About the Author

Wayne Clifford

Wayne Clifford was born in Toronto in 1944. He studied English at University College at the University of Toronto in the mid sixties during which time he came to be associated with a small coterie of students that included Stan Bevington, Dennis Reid, Doris and Judith Cowan, and David Bolduc. Wayne also remembers Tangiers Al, but not clearly, which says something about the time. While still an undergraduate Clifford won numerous Norma Epstein prizes for his poetry and also one E. J. Pratt Award (1967) that he shared with Michael Ondaatje. (One poet kept the money, the other, the medal. In the end each felt equally cheated.)

Stan Bevington had started his fledgling Coach House Press in 1964 and asked Clifford to acquire a few poetry manuscripts suitable for book production of an experimental sort. Wayne secured early work from George Bowering, Victor Coleman, bpNichol and Michael Ondaatje. At the founding meeting of the League of Canadian Poets (1966) Wayne proposed a Writers` Anonymous akin to other, similar, twelve-step programmes. Clifford's idea was not seriously considered. Shortly thereafter, Clifford left Toronto to pursue graduate studies in creative writing at the University of Iowa. Clifford began working at St. Lawrence College in Kingston in 1969, when the College was just new, and was involved in the Creative Writing program and the Fine Arts Program, until both were discontinued in the 1980s. Clifford then joined the General Arts & Science Program (GAS -- and yes, he does enjoy this irony of this acronym) and began teaching remediation in language. He retired in June of 2004. He was working on a poetry collaboration (unpublished) with bpNichol at the time of bp's death in 1988.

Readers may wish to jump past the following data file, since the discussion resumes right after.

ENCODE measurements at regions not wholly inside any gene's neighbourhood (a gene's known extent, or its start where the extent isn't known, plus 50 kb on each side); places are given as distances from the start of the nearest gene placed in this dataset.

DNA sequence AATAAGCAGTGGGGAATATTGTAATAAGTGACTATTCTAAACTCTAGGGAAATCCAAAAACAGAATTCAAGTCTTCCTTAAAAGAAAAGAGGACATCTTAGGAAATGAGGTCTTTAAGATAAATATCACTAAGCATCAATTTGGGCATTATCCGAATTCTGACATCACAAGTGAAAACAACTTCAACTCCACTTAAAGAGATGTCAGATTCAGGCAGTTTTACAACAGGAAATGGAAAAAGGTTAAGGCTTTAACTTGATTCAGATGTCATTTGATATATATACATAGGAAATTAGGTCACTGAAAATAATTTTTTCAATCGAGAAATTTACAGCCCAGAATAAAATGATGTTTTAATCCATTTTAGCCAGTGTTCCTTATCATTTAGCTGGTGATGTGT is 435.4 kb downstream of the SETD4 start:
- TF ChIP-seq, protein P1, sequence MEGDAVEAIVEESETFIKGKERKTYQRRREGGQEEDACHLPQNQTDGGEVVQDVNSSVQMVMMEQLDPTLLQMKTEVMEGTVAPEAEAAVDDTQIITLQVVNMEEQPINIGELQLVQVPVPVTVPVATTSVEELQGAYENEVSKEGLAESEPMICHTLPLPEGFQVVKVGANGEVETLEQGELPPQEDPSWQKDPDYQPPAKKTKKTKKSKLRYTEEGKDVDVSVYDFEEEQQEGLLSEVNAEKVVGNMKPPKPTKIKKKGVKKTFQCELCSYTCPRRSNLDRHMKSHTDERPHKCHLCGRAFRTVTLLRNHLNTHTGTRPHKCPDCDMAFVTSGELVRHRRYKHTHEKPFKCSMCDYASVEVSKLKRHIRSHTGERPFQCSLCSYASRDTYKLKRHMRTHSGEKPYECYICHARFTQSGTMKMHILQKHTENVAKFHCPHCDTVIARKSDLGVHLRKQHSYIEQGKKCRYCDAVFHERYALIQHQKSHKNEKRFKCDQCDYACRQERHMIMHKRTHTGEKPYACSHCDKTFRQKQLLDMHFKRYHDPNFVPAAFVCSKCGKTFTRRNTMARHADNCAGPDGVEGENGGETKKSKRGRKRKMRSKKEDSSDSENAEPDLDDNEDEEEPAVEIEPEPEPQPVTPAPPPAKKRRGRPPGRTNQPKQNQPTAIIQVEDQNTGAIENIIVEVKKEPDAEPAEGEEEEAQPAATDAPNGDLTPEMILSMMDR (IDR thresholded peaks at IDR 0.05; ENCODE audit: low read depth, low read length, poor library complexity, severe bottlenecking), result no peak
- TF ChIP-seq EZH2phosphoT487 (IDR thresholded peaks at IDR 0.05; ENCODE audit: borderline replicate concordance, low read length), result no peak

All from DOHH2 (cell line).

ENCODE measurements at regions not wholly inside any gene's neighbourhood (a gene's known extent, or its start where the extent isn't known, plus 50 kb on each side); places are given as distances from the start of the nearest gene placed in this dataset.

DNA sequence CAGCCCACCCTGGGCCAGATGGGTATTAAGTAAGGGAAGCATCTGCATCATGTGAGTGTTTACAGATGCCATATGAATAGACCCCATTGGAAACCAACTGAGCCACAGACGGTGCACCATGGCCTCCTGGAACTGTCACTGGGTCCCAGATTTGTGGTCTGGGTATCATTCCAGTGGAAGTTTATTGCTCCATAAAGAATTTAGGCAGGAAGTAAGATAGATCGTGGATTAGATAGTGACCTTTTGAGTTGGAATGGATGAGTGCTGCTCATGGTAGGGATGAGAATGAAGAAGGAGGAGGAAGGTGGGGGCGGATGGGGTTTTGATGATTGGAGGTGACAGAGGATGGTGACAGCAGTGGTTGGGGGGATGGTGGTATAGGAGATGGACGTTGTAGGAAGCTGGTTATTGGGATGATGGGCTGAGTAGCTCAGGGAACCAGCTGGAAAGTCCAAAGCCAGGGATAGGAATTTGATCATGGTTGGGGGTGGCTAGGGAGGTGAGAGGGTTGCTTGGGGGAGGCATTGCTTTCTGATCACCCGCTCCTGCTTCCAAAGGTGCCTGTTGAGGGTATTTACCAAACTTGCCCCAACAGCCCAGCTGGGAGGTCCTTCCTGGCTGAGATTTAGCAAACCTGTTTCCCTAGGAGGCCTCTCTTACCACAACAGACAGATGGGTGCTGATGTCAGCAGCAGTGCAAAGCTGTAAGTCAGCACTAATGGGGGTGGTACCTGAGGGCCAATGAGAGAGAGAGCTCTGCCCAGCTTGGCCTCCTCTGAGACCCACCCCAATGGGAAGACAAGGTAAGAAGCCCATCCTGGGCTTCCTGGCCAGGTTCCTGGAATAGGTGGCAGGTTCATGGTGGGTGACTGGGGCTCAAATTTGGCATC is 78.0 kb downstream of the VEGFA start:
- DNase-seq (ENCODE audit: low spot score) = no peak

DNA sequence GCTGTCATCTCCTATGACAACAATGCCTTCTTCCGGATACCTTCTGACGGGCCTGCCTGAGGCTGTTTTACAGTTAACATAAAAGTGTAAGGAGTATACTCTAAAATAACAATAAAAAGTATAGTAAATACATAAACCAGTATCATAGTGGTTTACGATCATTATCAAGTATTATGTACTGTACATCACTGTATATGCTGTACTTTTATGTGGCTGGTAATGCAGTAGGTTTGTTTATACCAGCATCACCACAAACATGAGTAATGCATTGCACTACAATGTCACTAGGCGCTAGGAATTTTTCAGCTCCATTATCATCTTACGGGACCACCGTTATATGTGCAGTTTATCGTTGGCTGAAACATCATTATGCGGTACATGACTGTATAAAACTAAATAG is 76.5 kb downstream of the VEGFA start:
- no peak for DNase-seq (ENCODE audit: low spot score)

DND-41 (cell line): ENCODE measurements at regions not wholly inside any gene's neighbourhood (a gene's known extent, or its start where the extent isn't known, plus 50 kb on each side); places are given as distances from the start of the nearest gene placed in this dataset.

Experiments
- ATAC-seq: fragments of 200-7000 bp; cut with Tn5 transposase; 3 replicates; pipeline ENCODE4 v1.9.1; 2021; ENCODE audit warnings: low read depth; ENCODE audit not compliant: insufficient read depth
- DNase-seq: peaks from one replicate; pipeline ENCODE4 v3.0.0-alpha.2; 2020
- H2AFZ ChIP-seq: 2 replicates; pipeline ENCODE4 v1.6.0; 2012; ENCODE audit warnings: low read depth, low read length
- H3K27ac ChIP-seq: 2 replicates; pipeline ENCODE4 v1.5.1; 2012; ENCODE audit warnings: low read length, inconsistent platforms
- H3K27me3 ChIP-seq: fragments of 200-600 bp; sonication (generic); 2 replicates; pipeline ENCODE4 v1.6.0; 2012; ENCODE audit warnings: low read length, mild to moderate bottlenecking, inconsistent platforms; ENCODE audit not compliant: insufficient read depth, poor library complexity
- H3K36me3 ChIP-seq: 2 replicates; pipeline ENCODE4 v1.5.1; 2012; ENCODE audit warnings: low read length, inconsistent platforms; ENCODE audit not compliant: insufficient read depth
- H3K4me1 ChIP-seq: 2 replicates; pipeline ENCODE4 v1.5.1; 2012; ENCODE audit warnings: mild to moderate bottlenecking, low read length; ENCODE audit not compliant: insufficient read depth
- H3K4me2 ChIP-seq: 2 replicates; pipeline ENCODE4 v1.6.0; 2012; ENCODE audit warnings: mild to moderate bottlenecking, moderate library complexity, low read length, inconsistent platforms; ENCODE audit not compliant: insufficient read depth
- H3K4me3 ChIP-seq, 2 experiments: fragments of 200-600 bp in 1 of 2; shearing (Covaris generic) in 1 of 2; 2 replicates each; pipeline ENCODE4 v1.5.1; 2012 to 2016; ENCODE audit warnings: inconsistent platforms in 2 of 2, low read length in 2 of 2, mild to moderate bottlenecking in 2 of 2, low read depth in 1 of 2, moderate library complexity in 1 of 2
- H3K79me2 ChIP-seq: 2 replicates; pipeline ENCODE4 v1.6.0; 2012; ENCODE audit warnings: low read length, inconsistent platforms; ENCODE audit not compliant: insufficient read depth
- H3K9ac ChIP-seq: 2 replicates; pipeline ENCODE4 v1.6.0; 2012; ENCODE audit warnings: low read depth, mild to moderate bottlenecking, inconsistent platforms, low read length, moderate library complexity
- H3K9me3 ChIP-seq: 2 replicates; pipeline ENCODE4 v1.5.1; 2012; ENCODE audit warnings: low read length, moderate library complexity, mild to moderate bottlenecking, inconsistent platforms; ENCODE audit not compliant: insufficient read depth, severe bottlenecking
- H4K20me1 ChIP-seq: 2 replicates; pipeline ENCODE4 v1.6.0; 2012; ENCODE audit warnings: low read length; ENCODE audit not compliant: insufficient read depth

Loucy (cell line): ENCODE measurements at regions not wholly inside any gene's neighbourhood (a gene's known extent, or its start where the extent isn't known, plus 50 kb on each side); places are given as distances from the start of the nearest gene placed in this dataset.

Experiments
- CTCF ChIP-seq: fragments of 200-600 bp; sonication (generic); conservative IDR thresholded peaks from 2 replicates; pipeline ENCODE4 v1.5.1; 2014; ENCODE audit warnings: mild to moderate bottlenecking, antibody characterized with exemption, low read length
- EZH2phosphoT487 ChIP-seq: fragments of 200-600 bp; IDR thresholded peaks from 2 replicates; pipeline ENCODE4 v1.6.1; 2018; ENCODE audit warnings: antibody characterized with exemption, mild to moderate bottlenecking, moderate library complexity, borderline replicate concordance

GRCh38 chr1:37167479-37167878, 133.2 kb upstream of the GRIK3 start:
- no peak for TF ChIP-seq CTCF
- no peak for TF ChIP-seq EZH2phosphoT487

Books by this Author
The Book of Were

The Anatolian

He started Gandalf, ended Gandhi,
and venerable when he went.
He talked with me by what sound handy
got across just what he meant.

He'd been my eldest daughter's pet,
outgrown before his so long stay
embarrass grade nine. As the debt
for having brought him first away

from pet store with his litter, wheel
and water bottle, pellet feed,
(for all my troubles, quite a deal)
I was who bought replacement stuff

and meeped back welcome getting home,
until, blind, bald, he'd had enough,
and left for plateaus hamsters roam
who have been good and true and kept.

And what he left, eared purse of skin,
which insignificance I wept
to lose such listener within.

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The Exile's Papers

The Exile's Papers

The Duplicity of Autobiography
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The Exile's Papers: Part 4

The Exile's Papers: Part 4

Just Beneath Your Skin, the Dark Begins
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Lexical Conundra

We've established by proving, further and further back,
a past insulting our obvious gifts, our speech,
our social graces, intellects creating participles
that can sustain true notyetness. At points,
some among us mutter, "The fools've got language
all mixed up with meaning. Meanest wins!"
but curiosity reaches even into lies,
where ape, with paw caught in the jar's surprise
grasp, learns it's hard, inventing stories
when we know so much, that in frustration we dig
up graves and pick our dead out of accreting


"See? See?" we taunt our doubter. "Own
what's Yours. Who'd You think You were fooling? Angels?
We're sometimes right!"



You fade into the next question.

The Grove

The spruce here pillar up to close their height
against the sky. In their arcade I am,
the berry edge of open.


The flim-flam

duel through dapple of two butterflies, flight
that spirals up beyond, before they scram
on wind the speed of breath,


is mostly hoax,

a way that butterflies come up with jokes
they brag as though someone might give a damn.

Much like these lines that go where rhyme provokes.
The city. Country. Somewhere one has worth.
The only rhyme that makes some sense is death.
The only one that might convince the folks.

If fluttering the tensions makes a fight,
spruce-shade goddess, what's the good I write?

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A Collaboration
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